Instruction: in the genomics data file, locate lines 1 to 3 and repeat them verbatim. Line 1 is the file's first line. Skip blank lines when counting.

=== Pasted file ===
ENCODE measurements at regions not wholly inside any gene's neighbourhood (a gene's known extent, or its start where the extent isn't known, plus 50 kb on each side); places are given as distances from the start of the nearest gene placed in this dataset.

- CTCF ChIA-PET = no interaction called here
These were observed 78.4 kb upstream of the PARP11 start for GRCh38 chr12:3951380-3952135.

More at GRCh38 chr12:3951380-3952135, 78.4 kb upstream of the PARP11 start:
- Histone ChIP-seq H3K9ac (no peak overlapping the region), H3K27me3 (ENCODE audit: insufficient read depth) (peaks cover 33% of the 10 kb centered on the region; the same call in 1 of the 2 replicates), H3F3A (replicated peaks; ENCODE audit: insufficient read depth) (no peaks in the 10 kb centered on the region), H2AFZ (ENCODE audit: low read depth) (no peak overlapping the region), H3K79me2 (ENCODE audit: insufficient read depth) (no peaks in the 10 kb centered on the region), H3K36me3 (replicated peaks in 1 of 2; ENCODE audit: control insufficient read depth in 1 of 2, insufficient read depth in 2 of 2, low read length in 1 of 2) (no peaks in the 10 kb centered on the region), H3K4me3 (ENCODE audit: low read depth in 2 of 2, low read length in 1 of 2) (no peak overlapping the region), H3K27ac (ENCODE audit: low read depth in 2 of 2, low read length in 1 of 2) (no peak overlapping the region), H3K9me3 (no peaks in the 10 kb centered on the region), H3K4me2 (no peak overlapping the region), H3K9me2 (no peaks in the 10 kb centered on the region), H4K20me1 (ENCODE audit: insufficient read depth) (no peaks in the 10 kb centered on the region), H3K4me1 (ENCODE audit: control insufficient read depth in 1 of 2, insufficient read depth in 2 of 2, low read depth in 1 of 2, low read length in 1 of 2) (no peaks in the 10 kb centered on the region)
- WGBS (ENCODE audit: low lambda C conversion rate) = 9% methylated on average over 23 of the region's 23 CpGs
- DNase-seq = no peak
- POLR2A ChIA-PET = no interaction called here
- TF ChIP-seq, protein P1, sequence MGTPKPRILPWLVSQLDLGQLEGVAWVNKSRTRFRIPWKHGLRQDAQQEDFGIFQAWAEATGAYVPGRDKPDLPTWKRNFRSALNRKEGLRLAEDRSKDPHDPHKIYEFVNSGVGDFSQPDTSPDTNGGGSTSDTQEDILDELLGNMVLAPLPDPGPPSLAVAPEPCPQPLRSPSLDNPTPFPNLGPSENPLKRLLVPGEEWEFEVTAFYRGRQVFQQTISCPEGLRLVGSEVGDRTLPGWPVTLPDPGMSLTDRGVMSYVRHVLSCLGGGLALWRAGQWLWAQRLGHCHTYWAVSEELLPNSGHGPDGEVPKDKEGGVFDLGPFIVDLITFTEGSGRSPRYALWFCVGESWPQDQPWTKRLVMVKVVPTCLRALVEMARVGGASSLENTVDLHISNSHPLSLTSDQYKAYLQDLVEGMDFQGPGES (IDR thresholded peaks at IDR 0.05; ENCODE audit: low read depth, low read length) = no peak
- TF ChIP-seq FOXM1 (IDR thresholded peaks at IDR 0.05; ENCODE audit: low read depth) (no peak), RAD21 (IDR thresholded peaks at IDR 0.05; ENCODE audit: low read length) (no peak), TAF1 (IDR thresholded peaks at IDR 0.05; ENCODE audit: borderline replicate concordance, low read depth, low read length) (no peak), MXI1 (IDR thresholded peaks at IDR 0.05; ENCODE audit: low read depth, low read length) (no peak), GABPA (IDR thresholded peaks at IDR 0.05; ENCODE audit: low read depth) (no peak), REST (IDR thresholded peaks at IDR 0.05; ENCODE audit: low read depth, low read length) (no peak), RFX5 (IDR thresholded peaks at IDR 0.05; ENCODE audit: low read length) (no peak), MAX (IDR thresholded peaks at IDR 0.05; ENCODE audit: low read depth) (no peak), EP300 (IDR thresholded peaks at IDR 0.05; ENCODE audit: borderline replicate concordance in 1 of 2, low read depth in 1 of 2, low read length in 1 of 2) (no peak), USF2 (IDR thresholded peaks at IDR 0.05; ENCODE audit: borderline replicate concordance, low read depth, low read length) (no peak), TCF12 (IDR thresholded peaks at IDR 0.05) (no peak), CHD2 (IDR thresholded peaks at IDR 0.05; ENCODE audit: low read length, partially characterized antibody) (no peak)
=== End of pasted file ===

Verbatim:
ENCODE measurements at regions not wholly inside any gene's neighbourhood (a gene's known extent, or its start where the extent isn't known, plus 50 kb on each side); places are given as distances from the start of the nearest gene placed in this dataset.

- CTCF ChIA-PET = no interaction called here
These were observed 78.4 kb upstream of the PARP11 start for GRCh38 chr12:3951380-3952135.